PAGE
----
Tuesday, August 30, 2011

An experiment on an August evening

Last night Phoenix and I were working on heeling in the back yard. One thing I've been doing to reward for sustained effort on heeling is releasing to a toy that's laying on the ground or in a nearby lawn chair. He races to get the toy, brings it to me and we play. This is NOT a formal retrieve.

Then I drop the toy and we heel again, maybe for a few feet feet, maybe for a few minutes. Sometimes I release after a halt, sometimes during a successful speed change, sometimes after a turn, sometimes during a long straight stretch.

The first toy I used was his french linen tug. He loves his tug. I love his tug. It's very tough and finger friendly.

Then I decided to do an experiment. Since putting some food back into our training, I've been filling a little treat bag, the kind with the drawstring closure. As part of the reward, I throw the bag, Phoenix retrieves it, we tug briefly, then he gets his cookie. So it's not just shove a cookie in his mouth and done. I definitely want to keep play a big part of the picture.

I left the tug on the ground and put the treat bag next to it. Well, duh, that was a no-brainer. Of course he brought me the treat bag the next time I released him.

Then I added a tennis ball on a rope. The tug and the treat bag (which still had food in it) were still on the ground. The ball on a rope was next to them. I truly do not care which toy he brings - it's totally his choice.

On the next release, Phoenix raced to the pile and grabbed the ball on the rope. Well. Surprise. He chose a ball over food. We tugged and I put the ball on a rope back into the pile.

Next, I added a single tennis ball, the kind that squeaks. We heeled and I released. Phoenix didn't hesitate. He grabbed the ball and brought it to me, squeaking madly.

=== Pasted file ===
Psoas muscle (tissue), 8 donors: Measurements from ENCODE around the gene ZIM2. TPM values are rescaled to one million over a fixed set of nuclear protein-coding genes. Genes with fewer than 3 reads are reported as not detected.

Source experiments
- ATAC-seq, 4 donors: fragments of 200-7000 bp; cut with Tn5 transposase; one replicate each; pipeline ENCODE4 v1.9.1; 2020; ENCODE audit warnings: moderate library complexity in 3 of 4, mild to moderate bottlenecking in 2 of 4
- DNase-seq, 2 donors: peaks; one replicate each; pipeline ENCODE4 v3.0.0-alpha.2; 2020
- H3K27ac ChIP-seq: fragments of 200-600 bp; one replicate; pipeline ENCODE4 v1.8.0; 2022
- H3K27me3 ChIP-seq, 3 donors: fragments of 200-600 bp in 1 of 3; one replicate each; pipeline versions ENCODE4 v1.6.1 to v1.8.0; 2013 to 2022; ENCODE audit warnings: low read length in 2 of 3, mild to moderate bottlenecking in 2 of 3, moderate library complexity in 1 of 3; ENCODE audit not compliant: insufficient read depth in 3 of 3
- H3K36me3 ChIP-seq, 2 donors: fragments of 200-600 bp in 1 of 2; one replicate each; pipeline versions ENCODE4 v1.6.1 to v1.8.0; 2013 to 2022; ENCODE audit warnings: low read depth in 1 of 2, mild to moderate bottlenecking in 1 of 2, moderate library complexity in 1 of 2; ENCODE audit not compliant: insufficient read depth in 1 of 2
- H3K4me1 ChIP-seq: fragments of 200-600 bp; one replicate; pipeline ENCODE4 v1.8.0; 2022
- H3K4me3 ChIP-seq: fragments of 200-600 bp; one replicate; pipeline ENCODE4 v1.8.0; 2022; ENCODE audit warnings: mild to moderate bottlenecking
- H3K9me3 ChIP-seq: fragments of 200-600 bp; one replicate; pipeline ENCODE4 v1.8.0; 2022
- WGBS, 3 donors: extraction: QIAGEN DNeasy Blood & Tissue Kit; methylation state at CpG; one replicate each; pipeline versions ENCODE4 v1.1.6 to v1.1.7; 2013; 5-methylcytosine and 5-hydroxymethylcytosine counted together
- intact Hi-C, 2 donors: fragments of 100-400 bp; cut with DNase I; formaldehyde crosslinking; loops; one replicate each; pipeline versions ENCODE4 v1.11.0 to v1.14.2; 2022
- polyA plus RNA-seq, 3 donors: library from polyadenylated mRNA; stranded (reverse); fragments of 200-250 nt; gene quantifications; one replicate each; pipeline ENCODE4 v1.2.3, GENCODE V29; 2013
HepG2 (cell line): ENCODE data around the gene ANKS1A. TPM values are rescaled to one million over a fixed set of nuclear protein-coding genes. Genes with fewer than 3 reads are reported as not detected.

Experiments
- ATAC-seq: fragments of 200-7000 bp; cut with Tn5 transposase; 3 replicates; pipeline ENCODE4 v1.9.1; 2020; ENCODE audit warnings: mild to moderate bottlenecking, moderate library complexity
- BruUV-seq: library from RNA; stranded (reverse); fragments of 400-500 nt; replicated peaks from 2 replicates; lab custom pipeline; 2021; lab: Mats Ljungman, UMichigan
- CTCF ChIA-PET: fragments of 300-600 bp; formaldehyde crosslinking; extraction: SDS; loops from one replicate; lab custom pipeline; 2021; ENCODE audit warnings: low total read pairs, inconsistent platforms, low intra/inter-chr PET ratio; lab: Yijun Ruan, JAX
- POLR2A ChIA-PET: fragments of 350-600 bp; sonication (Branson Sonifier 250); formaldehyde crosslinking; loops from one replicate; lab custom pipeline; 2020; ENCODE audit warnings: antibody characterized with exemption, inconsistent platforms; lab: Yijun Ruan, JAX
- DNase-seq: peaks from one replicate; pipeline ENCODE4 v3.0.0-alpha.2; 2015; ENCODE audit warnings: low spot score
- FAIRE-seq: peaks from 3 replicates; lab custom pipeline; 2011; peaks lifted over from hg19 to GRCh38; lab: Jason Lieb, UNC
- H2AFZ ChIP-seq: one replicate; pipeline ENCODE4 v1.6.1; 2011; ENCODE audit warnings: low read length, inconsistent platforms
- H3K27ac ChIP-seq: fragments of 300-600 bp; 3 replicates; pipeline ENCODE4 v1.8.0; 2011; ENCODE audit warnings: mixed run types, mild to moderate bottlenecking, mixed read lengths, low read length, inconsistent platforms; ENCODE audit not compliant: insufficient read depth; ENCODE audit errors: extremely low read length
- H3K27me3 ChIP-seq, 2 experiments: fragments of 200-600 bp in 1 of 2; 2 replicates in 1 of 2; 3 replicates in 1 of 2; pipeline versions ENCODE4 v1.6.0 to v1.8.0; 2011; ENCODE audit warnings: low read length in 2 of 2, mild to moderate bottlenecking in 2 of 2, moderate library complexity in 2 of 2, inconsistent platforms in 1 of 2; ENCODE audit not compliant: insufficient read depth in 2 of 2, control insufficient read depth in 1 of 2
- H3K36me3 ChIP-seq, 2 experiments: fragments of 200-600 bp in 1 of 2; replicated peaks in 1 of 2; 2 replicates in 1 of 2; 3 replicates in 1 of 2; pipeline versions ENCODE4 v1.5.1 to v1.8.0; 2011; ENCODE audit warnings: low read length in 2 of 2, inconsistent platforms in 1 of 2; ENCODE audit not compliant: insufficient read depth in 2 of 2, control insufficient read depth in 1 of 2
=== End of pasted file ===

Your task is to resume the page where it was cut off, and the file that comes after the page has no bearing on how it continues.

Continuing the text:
I thought maybe he was just picking the "new" toy each time but for the next 3 releases, he brought the squeaky ball. Then I put the squeaky ball on top of the patio table and covered it up. We heeled, I released, he ran to the pile . . . and stopped . . . and sniffed . . . and ran around the yard, sniffing and hunting for that squeaky ball even though two other toys and a bag of treats were available.

Finally, I grabbed one of the toys, he gave up his hunt and came to play with me. We played with the ball on a rope and the tug and I had him retrieve the treat bag a couple of times. Then I gave him the squeaky ball. It was obviously his toy of choice and it even outranked food.

I don't mind my dog having a "favorite" toy but I want him to engage with me, no matter what toy I have. It really surprised me he would ignore food in favor of a ball. Since the squeaky ball is clearly his favorite, I'll reward with it on a somewhat limited basis. I don't want him to become so obsessed with it that he doesn't think he can play with anything else. Whatever rewards you use, you "build." If you use only food, the dog's enjoyment of toy play will decrease and if you only use one particular toy, the dog may soon lose interest in other toys.

The Farmer, in his eternal wisdom, watched this whole thing and wanted to know "What's wrong with that dog!" that he would choose a ball over food. Obviously he wasn't raised by Shelties!


  1. Its an interesting choice. I know the rankings of most of my dog's toys for each dog. Its helpful, because it can be used as extra motivation, or else remove it from the picture to help dampen down over-excitement for a while. My dog can't even barely think if there is a ball of wool felt around, its such an amazingly exciting toy to him.

  2. Legend will leave food for a toy. She wil also pick only one toy to play with at a time.

  3. This is very interesting. I might have to recreate the experiment and try to find Layla's preferences. I think it's a fantastic sign that he took his ball over food!

  4. Coach will always choose the a ball over anything else. The ChuckIt is the ultimate and really is tooooooo much excitement for most of the time. Tennis balls are next whether they squeak or not. Jazz will always choose food. He only played with toys that squeak until Coach came along. Now he just takes whatever Coach wants. Not a great training opportunity there. The ChuckIt trained Coach to do lovely fast weaves!

  5. I'm working on using a toy with the new puppy since I don't want to rely totally on food (which puts me in the same boat with my adult Weim, he's brilliant in practice, has brilliant runs in trials but is not consistent and a lot of that is because he is green, but I digress). Last night we used a round/flat fleece and her non-stuffed "fox" with squeakers. Both were a hit and really had her engaged. So now I need to put more effort in to that with the adult.

    Thanks for these thought provoking and enlightening posts. It has made me look at my training in a different light (and made me realize that I need to buckle down and get to work!).